Nath KA, Hebbel RP. Sickle cell disease: renal manifestations and mechanisms. Nat Rev Nephrol. 2015;11(3):161–71. doi:https://doi.org/10.1038/nrneph.2015.8.
Sydentricked VP, Mulherin WA, Houseal RW. Sickle cell anemia: report of two cases in children with necropsy in one case. Am J Dis Child. 1923;26(2):132–54.
Powars D, Wilson B, Imbus C, Pegelow C, Allen J. The natural history of stroke in sickle cell disease. Am J Med. 1978;65(3):461–71.
Ohene-Frempong K, Weiner SJ, Sleeper LA, et al. Cerebrovascular accidents in sickle cell disease: rates and risk factors. Blood. 1998;91(1):288–94.
McKinney AM, Short J, Truwit CL, McKinney ZJ, Kozak OS, SantaCruz KS, et al. Posterior reversible encephalopathy syndrome: incidence of atypical regions of involvement and imaging findings. AJR Am J Roentgenol. 2007;189(4):904–12.
Roth C, Ferbert A. The posterior reversible encephalopathy syndrome: what’s certain, what’s new? Pract Neurol. 2011;11(3):136–44.
Fugate JE, Claassen DO, Cloft HJ, Kallmes DF, Kozak OS, Rabinstein AA. Posterior reversible encephalopathy syndrome: associated clinical and radiologic findings. Mayo Clin Proc. 2010;85(5):427–32.
Burke EC, Titus JL. Post-streptococcal acute glomerulonephritis in children. Med Clin North Am. 1966;50(4):1141–58.
Wada K, Kano M, Machida Y, Hattori N, Miwa H. Posterior reversible encephalopathy syndrome induced after blood transfusion for severe anemia. Case Rep Clin Med. 2013;2(5):332–4. doi:https://doi.org/10.4236/crcm.2013.25089.
Hinchey J, Chaves C, Appignani B, Breen J, Pao L, Wang A, et al. A reversible posterior leukoencephalopathy syndrome. N Engl J Med. 1996;334:494–500.
Kozak OS, Wijdicks EF, Manno EM, Miley JT, Rabinstein AA. Status epilepticus as initial manifestation of posterior reversible encephalopathy syndrome. Neurology. 2007;69(9):894–7.
Kaplan PW. No, some types of nonconvulsive status epilepticus cause little permanent neurologic sequelae (or: “the cure may be worse than the disease”). Neurophysiol Clin. 2000;30(6):377–82.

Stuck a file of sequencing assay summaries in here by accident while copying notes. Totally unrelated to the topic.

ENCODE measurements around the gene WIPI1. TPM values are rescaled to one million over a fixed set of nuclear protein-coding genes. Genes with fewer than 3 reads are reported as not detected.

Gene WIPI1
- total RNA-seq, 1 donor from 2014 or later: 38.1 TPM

Henderson JN, Noetzel MJ, McKinstry RC, White DA, Armstrong M, DeBaun MR. Reversible posterior leukoencephalopathy syndrome and silent cerebral infarcts are associated with severe acute chest syndrome in children with sickle cell disease. Blood. 2003;101(2):415–9.
Frye RE. Reversible posterior leukoencephalopathy syndrome in sickle cell anemia. Pediatr Neurol. 2009;40(4):298–301.
Bartynski WS. Posterior reversible encephalopathy syndrome, part 2: controversies surrounding pathophysiology of vasogenic edema. AJNR Am J Neuroradiol. 2008;29(6):1043–9.
Lamy C, Oppenheim C, Meder JF, Mas JL. Neuroimaging in posterior reversible encephalopathy syndrome. J Neuroimaging. 2004;14(2):89–96.
Donmez FY, Guleryuz P, Agildere M. MRI findings in childhood PRES: what is different than the adults? Clin Neuroradiol. 2016;26(2):209–13. doi:https://doi.org/10.1007/s00062-014-0350-2.
Mukherjee P, McKinstry RC. Reversible posterior leukoencephalopathy syndrome: evaluation with diffusion-tensor MR imaging. Radiology. 2001;219(3):756–65.
Provenzale JM, Engelter ST, Petrella JR, Smith JS, MacFall JR. Use of MR exponential diffusion-weighted images to eradicate T2 “shine-through” effect. AJR Am J Roentgenol. 1999;172(2):537–9.
The authors received no financial support for the research, authorship, and/or publication of this article.
Availability of data and materials
Ethics approval and consent to participate
Consent for publication
Written informed consent was obtained from the patient’s legal guardian for publication of this case report and any accompanying images. A copy of the written consent is available for review by the Editor-in-Chief of this journal.
The authors declare that they have no competing interests.
Springer Nature remains neutral with regard to jurisdictional claims in published maps and institutional affiliations.
About this article
Cite this article
Hanafy, E., Alshareef, D., Osman, S. et al. Posterior reversible encephalopathy syndrome secondary to asymptomatic poststreptococcal glomerulonephritis in a child with sickle cell anemia: a case report. J Med Case Reports 12, 24 (2018). https://doi.org/10.1186/s13256-017-1559-x